"You're going to like what you hear," White House aides have told green groups, according to an official at one environmental organization who expects the president to publicly commit to moving forward with EPA climate regulations.
"In past speeches, there was a lot of, 'I call on Congress,'" the official added. "And what I'm expecting to see more of this time is, 'This is what my administration is going to do.'"
If this OOEO (official at one environmental organization) is right, it will be cause for good cheer. But the question remains, even if Barack Obama is pure of heart and dedicated to climate progress, what can he do?
He'll get no help from Congress. Serious climate legislation is off the table as long as Speaker John Boehner (R-Ohio) is in charge of the House but not in charge of his Tea Party faction. So what can be done without Congress?
The storm was certainly among the top five to affect Southern New England and Maine and for some localities, the worst winter storm on record (going back 300 years since European inhabitants began keeping track of such things). …
It can probably be said that winter storm Nemo was the 2nd most intense winter storm event for Long Island, Connecticut, eastern Massachusetts, and perhaps Rhode Island. For Long Island and Connecticut the Blizzard of 1888 remains unparalleled whereas for Rhode Island and eastern Massachusetts the Blizzard of 1978 remains the top event. For southeastern Maine it would appear that Nemo has been the most extreme snowstorm on record. …
I might add that it is a bit unsettling that two of the most significant storms in the past 300 years to strike the northeastern quadrant of the U.S. have occurred within just four months from one another.
In every respect, the sequester is dumb. If you're only vaguely familiar with the term as it's being used this month: God bless you. But a little background is in order. The recently ended 112th Congress wasn't mature enough to come up with a plan to reduce the deficit (even though it had declared that the deficit was a big priority), so it decided to build a time bomb. "If you don't come up with a budget plan in the spring," it said, "this thing's gonna blow, slicing over a trillion dollars from the budget over the next decade." The 112th Congress then laughed maniacally and did nothing for the rest of the year. Now the 113th Congress is standing around holding this big bomb, sweating nervously, mad at the previous Congress (which was almost entirely the same people).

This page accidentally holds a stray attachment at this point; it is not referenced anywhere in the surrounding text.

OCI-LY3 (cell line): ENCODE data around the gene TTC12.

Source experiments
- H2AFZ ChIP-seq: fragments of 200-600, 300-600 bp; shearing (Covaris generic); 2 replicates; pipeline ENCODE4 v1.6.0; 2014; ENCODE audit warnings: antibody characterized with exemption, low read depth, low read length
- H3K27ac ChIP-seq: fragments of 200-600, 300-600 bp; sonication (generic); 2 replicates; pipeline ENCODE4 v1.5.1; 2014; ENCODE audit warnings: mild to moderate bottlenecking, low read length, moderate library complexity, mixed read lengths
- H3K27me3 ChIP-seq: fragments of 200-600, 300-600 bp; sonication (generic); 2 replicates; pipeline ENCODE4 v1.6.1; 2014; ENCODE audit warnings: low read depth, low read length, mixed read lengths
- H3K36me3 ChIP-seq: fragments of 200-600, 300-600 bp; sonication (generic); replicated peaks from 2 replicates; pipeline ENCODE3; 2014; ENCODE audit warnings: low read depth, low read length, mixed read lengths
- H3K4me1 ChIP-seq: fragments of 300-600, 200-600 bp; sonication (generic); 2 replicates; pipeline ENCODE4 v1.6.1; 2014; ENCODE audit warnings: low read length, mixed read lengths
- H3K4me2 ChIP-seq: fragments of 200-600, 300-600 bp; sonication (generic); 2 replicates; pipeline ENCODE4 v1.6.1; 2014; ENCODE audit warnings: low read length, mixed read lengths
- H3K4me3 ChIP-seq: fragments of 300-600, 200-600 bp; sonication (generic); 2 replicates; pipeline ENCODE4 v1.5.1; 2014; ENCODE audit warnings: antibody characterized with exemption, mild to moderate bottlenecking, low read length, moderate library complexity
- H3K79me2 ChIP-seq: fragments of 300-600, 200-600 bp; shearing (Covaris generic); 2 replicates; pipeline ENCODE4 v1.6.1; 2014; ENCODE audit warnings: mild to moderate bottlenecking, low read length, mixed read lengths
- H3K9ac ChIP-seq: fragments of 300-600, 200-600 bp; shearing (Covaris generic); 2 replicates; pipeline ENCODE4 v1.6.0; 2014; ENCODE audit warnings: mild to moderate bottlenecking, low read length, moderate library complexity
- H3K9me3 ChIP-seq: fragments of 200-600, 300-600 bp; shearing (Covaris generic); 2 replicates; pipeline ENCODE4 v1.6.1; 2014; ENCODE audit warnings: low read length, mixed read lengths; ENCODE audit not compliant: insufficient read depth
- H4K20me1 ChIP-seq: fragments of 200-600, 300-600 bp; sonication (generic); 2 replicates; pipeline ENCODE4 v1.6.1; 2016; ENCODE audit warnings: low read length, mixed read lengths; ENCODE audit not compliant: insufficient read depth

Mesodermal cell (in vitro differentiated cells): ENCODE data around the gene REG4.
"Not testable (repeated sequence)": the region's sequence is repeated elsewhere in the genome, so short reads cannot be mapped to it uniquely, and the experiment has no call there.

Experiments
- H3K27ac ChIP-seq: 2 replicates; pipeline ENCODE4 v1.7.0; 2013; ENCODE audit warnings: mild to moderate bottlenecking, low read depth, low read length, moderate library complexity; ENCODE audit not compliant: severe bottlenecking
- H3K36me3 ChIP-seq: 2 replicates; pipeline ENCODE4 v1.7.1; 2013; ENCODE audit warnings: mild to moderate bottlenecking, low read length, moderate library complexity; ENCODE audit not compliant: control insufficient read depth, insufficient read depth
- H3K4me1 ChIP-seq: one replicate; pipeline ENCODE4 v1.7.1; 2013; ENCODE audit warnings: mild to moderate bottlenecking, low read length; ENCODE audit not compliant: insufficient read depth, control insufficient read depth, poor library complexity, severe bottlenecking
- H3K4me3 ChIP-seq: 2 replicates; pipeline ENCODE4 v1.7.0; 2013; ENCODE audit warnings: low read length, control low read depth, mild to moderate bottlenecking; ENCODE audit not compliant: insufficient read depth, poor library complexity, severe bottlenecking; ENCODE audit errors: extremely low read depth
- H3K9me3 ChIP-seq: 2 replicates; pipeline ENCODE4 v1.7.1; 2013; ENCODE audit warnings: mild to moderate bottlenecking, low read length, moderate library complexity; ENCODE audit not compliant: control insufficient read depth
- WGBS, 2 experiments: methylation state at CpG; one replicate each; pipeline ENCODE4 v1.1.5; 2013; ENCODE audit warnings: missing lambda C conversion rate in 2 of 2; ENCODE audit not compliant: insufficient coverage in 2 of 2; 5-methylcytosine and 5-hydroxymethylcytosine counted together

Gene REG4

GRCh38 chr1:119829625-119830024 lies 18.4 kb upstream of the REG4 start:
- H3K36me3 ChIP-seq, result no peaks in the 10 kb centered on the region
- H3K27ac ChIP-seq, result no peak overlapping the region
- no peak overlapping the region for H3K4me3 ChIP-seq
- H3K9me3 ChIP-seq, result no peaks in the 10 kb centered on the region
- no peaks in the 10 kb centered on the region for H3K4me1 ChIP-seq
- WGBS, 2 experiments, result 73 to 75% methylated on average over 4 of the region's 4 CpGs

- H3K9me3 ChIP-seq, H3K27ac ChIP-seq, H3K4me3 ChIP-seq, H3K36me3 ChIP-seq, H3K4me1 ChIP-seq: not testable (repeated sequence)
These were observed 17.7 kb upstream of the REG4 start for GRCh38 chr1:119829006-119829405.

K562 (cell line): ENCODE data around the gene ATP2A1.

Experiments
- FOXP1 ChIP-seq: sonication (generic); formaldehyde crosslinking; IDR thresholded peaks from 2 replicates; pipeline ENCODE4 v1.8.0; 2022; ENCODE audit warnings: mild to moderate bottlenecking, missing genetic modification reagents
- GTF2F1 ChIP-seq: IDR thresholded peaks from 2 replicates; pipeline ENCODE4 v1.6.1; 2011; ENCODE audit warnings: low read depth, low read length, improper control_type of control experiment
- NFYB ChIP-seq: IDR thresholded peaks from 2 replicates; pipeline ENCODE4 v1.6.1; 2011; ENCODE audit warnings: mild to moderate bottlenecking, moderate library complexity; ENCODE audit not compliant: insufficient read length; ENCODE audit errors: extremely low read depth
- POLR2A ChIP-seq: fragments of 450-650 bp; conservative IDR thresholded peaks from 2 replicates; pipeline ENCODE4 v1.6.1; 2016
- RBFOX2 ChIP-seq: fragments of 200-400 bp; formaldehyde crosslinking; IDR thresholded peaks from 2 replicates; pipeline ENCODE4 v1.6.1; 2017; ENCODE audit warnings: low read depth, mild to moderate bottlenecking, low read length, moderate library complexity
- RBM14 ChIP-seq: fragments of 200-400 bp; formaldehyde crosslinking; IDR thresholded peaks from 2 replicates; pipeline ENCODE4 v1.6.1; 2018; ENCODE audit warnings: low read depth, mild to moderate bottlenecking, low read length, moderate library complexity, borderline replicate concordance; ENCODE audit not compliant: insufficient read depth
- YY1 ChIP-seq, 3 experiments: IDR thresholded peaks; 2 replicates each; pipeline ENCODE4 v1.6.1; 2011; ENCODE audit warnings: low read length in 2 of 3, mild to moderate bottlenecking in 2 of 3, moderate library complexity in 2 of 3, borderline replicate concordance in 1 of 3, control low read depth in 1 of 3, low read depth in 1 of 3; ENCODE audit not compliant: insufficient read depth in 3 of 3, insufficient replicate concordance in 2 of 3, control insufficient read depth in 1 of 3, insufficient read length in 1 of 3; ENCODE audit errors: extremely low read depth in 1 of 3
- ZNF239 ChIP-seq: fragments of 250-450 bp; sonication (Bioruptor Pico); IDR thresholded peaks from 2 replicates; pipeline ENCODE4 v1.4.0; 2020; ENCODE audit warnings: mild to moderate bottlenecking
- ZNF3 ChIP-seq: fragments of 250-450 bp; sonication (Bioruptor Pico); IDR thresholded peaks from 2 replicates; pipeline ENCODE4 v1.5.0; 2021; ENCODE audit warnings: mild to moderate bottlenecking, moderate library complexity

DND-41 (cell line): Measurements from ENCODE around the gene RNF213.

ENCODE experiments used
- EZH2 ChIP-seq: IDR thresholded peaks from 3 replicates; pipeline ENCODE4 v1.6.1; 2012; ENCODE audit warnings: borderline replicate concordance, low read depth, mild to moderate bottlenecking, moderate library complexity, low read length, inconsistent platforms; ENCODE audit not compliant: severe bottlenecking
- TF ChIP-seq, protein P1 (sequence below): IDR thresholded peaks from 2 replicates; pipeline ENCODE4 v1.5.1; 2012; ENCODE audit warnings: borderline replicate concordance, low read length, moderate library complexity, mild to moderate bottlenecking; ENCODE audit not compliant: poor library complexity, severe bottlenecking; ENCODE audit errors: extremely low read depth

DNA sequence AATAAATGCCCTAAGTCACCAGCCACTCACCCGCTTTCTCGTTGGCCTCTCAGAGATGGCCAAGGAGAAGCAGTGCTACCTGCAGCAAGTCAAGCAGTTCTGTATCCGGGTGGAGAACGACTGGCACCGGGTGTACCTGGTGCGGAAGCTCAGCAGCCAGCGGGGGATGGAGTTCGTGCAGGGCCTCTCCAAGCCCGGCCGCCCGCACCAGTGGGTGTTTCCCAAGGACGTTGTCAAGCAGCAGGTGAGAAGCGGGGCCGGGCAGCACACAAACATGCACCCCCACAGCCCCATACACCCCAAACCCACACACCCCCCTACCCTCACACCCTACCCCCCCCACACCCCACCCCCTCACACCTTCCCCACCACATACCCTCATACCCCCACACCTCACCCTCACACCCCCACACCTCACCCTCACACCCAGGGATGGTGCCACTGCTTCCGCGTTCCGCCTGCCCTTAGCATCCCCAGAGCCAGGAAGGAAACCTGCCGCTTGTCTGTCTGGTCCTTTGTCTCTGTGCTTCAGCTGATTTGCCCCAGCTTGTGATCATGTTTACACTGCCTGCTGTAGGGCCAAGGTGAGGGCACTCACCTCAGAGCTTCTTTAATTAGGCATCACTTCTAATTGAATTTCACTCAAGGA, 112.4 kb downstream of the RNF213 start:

Oh, you don't care? Good, slash government, you say? Cool attitude. But also: Say goodbye to all of the meat you eat. From Reuters:
The Obama administration warned on Friday that across-the-board spending cuts set to take effect in March may result in furloughing every U.S. meat and poultry inspector for two weeks, causing the meat industry to shut down.
By law, meatpackers and processors are not allowed to ship beef, pork, lamb and poultry meat without the Agriculture Department's inspection seal.
Remember before when you were like, "Who cares about budget cuts?" Now, you do. Ha ha.
This European horse meat scandal just got weirder. Initially, regulators were talking about a few shipments of beef that had maybe 30 percent horse meat in them. The horse meat had shown up in a limited number of grocery store chains. But now, the horse meat is being found many more places -- in Irish Burger King franchises and in France, for instance --and in greater concentrations. (We're talking 100 percent prime horse burger.) And some of the horse meat might actually be donkey meat. And international organized crime groups might be to blame.
The Independentreports that it's clearer now where the horse meat came from:
It came from abattoirs in Romania through a dealer in Cyprus working through another dealer in Holland to a meat plant in the south of France which sold it to a French-owned factory in Luxembourg which made it into frozen meals sold in supermarkets in 16 countries.
The most important bit of this rambling path is where the meat started -- in Romania. The Independent says that the country's suffering from an excess of horse meat. A law recently banned horse-drawn carts from the road, which meant Romania had a lot of horses it need to dispose of. And donkey-drawn carts were also banned, "leading to speculation among food-industry officials in France that some of the 'horse meat' which has turned up on supermarket shelves in Britain, France and Sweden may, in fact, turn out to be donkey meat," the Independent writes.